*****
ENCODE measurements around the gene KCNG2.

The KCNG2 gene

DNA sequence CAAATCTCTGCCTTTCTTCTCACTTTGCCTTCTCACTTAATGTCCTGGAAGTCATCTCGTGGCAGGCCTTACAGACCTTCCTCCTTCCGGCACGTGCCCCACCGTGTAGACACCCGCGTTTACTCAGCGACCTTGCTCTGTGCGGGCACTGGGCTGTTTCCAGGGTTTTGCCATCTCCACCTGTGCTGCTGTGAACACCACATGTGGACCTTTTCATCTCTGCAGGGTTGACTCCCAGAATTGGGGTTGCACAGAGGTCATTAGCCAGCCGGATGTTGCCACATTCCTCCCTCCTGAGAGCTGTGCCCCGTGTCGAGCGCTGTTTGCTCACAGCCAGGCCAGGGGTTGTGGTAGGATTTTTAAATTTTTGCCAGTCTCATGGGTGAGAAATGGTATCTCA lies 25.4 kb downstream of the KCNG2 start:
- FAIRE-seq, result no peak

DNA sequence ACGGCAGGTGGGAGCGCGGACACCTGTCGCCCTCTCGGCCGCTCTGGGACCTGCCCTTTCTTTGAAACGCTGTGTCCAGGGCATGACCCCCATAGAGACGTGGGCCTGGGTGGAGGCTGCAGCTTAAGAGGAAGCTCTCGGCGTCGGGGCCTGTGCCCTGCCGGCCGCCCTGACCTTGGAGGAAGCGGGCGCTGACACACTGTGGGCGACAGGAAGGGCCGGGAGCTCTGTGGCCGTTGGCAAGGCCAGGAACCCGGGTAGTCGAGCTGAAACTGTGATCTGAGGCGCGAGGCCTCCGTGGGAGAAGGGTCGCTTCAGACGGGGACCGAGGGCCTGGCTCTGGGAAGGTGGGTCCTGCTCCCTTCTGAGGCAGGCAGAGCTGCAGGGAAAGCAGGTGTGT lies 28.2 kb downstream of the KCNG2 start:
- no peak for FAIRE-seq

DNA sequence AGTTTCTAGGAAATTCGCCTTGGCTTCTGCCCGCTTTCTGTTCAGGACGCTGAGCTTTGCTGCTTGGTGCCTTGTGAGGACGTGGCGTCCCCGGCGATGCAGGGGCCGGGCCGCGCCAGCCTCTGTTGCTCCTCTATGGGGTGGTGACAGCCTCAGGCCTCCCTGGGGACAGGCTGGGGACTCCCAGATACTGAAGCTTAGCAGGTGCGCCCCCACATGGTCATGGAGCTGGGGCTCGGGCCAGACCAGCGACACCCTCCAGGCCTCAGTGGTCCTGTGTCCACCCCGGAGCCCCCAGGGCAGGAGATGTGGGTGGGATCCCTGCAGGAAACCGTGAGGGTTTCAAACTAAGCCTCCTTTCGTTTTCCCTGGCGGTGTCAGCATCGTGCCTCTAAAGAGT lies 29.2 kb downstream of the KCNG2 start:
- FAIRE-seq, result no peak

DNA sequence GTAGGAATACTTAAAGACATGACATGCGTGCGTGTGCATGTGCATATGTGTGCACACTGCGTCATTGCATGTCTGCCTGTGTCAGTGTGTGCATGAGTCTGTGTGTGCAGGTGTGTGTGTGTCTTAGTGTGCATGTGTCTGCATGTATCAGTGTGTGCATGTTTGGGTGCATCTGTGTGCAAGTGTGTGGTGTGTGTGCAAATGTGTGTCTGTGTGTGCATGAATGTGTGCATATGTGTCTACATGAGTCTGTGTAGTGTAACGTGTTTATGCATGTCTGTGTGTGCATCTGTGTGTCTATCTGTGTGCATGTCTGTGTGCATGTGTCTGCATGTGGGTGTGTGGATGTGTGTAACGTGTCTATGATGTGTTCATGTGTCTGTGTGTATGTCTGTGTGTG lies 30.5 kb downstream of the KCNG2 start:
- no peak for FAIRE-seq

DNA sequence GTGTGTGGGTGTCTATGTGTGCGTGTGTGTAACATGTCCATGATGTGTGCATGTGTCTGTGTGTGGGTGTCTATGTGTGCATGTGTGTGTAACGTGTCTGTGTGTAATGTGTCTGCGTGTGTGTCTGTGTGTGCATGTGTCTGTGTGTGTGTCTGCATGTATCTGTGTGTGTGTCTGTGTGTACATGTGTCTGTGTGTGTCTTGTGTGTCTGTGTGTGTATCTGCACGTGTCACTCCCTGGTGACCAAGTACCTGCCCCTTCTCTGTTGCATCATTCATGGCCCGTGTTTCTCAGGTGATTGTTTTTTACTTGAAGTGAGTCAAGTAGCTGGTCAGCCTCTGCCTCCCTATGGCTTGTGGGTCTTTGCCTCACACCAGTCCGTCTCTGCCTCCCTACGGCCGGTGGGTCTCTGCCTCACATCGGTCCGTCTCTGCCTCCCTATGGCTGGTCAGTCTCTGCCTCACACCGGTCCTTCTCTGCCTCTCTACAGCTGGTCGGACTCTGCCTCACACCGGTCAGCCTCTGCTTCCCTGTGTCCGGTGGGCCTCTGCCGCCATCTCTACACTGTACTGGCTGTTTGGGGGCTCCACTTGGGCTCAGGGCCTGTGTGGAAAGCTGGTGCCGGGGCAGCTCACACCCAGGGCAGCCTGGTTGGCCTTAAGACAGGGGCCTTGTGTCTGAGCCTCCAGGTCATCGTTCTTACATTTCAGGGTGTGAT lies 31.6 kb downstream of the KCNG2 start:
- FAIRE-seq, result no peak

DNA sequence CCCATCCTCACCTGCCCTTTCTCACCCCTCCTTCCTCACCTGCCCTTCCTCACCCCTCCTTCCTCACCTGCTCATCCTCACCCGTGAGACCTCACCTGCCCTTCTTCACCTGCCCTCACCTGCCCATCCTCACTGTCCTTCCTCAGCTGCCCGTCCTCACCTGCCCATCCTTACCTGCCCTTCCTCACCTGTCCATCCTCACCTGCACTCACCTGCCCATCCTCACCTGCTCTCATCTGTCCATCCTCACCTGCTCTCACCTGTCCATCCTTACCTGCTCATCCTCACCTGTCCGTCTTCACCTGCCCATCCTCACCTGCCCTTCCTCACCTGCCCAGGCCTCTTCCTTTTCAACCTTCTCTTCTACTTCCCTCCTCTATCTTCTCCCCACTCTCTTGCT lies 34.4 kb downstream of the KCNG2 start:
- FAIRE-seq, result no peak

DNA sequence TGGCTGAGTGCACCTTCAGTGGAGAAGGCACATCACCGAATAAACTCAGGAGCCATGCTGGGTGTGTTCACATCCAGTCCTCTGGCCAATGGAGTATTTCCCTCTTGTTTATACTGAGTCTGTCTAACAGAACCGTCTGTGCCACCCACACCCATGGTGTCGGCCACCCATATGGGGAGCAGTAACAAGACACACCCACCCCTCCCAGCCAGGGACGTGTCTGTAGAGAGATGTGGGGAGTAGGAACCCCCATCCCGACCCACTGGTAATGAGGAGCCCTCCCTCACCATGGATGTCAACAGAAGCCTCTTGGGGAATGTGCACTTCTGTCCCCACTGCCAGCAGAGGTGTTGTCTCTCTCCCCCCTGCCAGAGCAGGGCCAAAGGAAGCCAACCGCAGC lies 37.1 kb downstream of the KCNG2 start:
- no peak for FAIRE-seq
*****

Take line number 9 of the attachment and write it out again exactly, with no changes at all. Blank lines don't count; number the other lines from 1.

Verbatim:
DNA sequence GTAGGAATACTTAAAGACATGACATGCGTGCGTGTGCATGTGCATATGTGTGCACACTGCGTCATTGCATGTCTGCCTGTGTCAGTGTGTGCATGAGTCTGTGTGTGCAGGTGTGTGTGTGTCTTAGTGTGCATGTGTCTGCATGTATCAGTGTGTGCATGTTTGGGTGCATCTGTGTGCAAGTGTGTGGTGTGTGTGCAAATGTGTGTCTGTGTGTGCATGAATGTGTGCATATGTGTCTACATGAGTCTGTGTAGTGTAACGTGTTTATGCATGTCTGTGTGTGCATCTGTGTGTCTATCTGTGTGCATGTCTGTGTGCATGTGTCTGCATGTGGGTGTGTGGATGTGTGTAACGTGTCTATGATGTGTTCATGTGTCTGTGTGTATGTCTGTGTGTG lies 30.5 kb downstream of the KCNG2 start: